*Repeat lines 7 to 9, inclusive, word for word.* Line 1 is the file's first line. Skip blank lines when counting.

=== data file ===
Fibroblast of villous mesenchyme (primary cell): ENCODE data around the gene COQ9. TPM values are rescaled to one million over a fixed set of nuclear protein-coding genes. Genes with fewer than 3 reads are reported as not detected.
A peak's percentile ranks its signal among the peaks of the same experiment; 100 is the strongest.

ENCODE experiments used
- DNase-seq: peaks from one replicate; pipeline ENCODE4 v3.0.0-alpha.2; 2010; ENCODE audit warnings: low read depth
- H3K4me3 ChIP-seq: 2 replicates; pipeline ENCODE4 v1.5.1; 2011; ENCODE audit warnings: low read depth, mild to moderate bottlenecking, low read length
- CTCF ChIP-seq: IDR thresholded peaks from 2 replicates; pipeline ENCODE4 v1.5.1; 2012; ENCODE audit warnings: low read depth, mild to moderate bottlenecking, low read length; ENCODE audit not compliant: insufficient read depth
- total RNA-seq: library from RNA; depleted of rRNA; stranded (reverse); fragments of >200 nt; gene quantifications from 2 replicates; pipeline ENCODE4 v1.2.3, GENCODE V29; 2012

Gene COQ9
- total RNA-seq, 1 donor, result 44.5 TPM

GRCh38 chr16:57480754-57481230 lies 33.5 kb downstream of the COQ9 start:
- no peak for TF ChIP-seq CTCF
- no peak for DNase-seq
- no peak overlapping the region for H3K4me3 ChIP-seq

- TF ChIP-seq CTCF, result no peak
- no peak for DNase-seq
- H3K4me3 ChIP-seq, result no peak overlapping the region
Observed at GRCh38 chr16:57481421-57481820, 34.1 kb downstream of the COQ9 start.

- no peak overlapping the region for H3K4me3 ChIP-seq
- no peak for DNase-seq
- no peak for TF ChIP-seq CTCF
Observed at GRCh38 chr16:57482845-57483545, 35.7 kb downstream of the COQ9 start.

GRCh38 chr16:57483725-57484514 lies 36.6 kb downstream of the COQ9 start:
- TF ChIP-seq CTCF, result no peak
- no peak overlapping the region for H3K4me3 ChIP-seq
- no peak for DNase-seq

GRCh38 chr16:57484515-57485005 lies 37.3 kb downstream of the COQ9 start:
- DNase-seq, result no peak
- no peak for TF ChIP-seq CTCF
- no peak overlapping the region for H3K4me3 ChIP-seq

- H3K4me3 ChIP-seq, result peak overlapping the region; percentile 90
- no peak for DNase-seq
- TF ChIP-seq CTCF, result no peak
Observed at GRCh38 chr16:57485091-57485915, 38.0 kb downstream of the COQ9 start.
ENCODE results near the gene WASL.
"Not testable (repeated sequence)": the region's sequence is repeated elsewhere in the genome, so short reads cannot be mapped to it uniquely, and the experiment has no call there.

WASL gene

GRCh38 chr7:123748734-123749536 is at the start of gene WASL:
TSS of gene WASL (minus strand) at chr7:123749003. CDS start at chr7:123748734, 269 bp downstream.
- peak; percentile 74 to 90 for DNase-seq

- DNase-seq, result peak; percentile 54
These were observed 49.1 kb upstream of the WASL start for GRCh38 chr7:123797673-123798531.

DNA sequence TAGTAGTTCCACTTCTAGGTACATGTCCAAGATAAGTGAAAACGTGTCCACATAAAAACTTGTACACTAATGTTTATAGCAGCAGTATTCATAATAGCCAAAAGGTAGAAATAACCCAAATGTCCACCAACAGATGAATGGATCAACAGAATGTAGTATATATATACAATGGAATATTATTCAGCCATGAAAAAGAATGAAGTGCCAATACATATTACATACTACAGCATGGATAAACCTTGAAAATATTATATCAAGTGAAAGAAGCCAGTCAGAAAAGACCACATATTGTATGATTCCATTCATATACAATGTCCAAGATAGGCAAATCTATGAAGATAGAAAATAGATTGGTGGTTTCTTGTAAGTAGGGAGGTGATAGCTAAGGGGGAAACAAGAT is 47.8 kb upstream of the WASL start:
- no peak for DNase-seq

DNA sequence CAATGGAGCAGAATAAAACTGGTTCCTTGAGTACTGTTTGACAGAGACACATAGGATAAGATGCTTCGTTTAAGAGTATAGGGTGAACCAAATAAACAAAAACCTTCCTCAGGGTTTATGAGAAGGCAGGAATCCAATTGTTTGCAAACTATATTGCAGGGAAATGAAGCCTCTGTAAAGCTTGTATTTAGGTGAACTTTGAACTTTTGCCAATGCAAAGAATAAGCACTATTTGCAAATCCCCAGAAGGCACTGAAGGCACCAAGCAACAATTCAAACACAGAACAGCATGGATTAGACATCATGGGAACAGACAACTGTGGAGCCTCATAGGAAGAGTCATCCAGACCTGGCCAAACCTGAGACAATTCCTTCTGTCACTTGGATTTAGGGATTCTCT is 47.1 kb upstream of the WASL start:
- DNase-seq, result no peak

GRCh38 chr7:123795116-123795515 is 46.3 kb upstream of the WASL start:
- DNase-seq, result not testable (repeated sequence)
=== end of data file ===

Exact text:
- total RNA-seq: library from RNA; depleted of rRNA; stranded (reverse); fragments of >200 nt; gene quantifications from 2 replicates; pipeline ENCODE4 v1.2.3, GENCODE V29; 2012

Gene COQ9
- total RNA-seq, 1 donor, result 44.5 TPM